Multiple locales. Working with many different locales becomes easy when you use C++ locales. Switching locales, as you did in C, is no longer necessary in C++. You can imbue each stream with a different locale object. You can pass locale objects around and use them in multiple places.

Global locale. There is a global locale in C++, as there is in C. You can make a given locale object global by calling locale::global(). You can create snapshots of the current global locale by calling the default constructor for a locale locale::locale(). Snapshots are immutable locale objects and are not affected by any subsequent changes to the global locale. Internationalized components like iostreams use it as a default. If you do not explicitly imbue your streams with any particular locale object, a snapshot of the global locale is used.

Using the global C++ locale, you can work much as you did in C. You activate the native locale once at program start--in other words, you make it global--and use snapshots of it thereafter for all tasks that are locale-dependent. The following code demonstrates this procedure:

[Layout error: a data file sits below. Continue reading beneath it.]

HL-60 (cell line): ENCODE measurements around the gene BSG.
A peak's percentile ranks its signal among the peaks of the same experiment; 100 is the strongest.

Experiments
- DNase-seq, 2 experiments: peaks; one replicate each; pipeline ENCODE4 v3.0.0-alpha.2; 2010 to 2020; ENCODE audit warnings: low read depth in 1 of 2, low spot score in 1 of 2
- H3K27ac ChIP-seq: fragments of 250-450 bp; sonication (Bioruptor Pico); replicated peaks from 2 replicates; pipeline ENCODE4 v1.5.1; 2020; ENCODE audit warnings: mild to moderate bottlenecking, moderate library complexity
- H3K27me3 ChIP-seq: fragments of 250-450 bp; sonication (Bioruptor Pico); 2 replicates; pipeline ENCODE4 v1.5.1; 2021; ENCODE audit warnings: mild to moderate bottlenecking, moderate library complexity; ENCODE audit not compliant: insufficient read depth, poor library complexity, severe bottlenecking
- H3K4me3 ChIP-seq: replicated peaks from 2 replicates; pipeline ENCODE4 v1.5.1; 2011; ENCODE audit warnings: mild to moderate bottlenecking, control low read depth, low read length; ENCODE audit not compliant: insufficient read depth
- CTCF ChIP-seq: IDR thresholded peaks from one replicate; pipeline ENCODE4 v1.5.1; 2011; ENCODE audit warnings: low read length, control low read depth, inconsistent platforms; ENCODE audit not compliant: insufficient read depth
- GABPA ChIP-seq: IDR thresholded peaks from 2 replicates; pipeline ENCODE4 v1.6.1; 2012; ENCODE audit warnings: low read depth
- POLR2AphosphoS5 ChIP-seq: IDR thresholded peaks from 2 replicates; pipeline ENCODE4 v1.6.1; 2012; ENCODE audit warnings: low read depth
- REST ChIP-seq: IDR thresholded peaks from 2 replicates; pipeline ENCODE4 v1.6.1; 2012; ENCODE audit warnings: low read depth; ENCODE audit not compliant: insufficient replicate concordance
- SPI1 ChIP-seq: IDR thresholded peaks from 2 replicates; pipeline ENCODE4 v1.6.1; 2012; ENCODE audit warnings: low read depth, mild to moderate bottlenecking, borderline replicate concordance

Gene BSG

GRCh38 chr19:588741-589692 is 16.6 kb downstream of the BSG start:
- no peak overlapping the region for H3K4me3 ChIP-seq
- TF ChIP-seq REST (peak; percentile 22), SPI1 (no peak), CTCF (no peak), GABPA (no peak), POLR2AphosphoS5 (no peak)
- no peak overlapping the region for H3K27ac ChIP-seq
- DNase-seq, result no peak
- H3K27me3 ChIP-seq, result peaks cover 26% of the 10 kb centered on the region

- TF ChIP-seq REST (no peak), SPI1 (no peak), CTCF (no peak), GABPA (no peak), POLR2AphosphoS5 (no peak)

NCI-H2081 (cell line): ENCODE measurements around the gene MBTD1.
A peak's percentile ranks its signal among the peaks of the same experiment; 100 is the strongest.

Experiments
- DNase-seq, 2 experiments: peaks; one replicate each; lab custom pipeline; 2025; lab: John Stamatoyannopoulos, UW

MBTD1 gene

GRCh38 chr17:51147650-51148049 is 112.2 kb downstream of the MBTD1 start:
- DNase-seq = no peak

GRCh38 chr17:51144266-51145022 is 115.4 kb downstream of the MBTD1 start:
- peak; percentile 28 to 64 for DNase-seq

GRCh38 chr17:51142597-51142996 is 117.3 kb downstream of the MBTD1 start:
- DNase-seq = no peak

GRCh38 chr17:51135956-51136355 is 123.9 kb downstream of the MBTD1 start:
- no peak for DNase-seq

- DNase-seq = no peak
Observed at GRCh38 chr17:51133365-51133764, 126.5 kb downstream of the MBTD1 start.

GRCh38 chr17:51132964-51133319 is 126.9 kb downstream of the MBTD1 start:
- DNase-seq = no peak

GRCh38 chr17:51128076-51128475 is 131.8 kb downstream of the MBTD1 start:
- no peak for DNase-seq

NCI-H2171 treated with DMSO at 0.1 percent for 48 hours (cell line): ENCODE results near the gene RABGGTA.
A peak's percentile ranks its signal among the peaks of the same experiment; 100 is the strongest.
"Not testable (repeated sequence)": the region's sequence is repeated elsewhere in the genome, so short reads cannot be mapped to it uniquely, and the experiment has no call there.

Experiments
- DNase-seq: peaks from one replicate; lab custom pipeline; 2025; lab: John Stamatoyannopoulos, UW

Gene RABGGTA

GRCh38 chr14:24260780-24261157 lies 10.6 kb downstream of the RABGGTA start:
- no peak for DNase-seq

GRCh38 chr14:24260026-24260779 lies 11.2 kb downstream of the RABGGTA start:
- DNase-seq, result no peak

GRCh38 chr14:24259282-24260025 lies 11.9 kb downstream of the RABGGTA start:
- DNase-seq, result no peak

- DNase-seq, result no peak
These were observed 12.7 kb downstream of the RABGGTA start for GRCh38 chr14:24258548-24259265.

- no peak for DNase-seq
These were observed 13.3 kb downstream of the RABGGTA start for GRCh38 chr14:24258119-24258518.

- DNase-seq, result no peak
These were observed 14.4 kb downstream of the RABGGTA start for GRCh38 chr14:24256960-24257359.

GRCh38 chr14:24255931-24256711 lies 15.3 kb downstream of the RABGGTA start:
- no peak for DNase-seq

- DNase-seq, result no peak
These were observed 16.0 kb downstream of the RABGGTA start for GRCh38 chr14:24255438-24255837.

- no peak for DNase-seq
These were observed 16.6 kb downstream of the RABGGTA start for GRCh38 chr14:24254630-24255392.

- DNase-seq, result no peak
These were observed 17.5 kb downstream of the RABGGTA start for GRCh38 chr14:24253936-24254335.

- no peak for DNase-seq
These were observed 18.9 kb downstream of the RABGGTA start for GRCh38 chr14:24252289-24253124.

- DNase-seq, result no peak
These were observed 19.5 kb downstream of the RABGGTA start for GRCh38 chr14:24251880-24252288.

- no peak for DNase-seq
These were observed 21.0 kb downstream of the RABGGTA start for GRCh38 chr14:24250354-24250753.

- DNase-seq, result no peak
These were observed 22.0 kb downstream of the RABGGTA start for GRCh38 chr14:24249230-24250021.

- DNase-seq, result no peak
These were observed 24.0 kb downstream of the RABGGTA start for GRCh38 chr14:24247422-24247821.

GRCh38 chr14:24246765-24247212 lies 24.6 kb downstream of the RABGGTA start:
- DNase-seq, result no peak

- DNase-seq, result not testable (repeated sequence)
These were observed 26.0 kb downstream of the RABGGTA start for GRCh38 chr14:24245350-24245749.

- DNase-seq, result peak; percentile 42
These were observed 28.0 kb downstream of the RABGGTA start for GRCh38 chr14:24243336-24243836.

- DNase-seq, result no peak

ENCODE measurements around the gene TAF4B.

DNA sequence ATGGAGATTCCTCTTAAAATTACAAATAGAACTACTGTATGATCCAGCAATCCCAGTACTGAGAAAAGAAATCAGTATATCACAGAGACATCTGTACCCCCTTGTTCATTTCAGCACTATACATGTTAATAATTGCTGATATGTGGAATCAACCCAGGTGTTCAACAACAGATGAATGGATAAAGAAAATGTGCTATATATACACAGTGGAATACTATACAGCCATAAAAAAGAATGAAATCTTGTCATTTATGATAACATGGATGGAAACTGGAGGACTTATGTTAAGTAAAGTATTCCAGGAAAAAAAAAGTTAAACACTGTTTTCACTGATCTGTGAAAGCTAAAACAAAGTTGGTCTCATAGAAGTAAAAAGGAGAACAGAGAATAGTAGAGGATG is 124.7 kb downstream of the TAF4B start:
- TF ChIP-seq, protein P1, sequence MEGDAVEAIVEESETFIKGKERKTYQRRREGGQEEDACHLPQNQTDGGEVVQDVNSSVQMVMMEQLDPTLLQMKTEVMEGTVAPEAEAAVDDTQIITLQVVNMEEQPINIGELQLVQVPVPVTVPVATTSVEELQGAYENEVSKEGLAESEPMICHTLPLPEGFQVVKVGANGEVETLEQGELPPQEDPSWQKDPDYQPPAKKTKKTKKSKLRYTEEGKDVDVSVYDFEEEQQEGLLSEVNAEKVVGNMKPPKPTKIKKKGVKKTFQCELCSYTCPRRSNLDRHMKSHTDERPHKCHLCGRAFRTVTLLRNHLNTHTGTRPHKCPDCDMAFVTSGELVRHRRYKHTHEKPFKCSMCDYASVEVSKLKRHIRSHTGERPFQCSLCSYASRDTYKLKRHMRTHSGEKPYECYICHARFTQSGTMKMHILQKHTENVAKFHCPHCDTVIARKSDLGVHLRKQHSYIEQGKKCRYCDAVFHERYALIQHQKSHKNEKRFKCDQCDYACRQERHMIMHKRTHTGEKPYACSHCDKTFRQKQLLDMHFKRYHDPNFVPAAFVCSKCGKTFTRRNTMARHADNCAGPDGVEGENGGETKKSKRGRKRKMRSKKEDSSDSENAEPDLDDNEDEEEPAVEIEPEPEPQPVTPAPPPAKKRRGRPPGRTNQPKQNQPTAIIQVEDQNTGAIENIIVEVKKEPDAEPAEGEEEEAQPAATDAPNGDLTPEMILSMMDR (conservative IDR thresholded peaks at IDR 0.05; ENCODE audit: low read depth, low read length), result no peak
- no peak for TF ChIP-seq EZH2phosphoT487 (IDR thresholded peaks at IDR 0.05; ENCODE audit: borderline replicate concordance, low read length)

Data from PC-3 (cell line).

locale::global(locale(""));                                   //1
string t = print_date(today, locale());                       //2
locale::global(locale("Fr_CH"));                              //3
cout << something;                                            //4
//1Make the native locale global.
//2Use snapshots of the global locale whenever you need a locale object. Assume that print_date() is a function that formats dates. You would provide the function with a snapshot of the global locale in order to do the formatting.
//3Switch the global locale; make a French locale global.
//4Note that you need not explicitly imbue any streams with the global locale. They use a snapshot of the global locale by default.

1.3.5 Relationship between the C Locale and the C++ Locale

The C locale and the C++ locales are mostly unrelated. However, making a C++ locale object global via locale::global() affects the global C locale and results in a call to setlocale(). When this happens, locale-sensitive C functions called from within a C++ program will use the global C++ locale.

There is no way to affect the C++ locale from within a C program.

©Copyright 1996, Rogue Wave Software, Inc.